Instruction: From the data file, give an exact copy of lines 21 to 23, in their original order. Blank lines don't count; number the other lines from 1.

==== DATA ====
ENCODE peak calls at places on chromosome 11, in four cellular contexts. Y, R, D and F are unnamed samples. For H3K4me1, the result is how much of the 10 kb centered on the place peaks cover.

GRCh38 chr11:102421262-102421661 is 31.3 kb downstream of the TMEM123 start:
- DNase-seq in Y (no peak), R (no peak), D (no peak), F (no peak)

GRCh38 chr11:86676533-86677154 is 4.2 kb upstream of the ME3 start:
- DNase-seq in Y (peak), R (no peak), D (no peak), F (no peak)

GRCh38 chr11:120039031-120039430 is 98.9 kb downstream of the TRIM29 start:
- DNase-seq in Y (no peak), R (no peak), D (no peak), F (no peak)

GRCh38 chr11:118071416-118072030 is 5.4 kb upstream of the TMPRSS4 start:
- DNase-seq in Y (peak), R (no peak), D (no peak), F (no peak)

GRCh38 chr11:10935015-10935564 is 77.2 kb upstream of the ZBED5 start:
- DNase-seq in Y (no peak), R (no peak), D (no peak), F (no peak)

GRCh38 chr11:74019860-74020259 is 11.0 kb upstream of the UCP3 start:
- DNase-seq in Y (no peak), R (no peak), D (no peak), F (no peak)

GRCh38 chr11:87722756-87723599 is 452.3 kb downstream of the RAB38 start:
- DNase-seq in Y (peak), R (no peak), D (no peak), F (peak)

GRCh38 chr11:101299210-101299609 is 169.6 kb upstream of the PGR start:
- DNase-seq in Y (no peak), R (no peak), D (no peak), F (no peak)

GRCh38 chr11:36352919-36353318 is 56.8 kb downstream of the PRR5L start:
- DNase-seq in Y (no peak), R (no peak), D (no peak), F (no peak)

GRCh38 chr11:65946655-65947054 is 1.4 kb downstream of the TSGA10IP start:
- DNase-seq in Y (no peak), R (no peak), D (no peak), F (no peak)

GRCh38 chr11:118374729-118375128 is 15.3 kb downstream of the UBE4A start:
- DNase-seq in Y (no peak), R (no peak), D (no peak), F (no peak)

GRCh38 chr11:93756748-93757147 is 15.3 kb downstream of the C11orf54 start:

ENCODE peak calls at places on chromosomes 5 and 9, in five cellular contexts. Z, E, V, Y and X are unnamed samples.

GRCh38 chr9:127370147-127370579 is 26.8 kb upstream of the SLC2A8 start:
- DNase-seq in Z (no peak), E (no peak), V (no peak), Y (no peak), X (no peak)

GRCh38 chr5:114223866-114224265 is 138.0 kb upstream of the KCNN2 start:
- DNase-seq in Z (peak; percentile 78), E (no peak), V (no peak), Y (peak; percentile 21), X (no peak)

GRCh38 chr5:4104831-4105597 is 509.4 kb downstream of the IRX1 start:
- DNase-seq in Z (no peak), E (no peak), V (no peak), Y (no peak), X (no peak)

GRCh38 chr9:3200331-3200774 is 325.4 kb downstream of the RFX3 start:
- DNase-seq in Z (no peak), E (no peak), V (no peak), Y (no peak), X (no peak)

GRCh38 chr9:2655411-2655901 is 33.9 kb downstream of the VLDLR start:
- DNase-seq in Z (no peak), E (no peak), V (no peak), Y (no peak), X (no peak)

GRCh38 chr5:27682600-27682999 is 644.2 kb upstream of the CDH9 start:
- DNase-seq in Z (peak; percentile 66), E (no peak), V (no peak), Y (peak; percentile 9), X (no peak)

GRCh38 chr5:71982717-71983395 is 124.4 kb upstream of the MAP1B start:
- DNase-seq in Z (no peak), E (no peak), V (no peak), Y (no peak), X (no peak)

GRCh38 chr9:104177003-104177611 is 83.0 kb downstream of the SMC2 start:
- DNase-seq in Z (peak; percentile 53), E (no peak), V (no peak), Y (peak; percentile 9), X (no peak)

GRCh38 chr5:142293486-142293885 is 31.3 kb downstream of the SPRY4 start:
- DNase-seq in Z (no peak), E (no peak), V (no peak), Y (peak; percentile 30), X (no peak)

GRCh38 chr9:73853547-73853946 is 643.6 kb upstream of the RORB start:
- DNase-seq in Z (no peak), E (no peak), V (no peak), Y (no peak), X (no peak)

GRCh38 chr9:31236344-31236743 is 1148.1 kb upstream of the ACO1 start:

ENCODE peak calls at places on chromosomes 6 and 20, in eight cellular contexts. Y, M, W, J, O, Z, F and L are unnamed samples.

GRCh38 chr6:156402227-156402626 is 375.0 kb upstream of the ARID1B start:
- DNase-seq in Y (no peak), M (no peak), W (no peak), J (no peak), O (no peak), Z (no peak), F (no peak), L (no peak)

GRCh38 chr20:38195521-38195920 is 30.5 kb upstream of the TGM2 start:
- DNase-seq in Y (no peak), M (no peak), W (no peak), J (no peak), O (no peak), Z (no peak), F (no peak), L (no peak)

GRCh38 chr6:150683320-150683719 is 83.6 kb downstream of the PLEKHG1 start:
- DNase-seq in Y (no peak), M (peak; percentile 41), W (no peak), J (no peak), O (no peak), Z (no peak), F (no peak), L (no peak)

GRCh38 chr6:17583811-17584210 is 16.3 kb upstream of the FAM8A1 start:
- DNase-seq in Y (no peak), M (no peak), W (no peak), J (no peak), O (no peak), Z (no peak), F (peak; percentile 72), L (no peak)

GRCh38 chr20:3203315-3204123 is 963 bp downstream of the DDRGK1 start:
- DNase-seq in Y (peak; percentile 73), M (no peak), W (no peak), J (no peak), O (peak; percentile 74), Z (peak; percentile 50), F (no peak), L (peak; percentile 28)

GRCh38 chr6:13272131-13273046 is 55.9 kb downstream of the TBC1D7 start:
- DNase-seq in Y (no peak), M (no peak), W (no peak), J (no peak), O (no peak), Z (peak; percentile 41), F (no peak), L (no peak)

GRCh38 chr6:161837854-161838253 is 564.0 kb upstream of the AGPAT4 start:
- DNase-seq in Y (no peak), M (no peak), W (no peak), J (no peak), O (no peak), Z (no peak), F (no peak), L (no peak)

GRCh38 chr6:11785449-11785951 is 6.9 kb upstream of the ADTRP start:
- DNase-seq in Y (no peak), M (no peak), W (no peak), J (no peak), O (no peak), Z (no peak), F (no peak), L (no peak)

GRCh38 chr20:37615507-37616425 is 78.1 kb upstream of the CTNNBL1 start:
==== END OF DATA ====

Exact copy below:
- DNase-seq in Y (no peak), R (no peak), D (no peak), F (no peak)

GRCh38 chr11:118374729-118375128 is 15.3 kb downstream of the UBE4A start:
- DNase-seq in Y (no peak), R (no peak), D (no peak), F (no peak)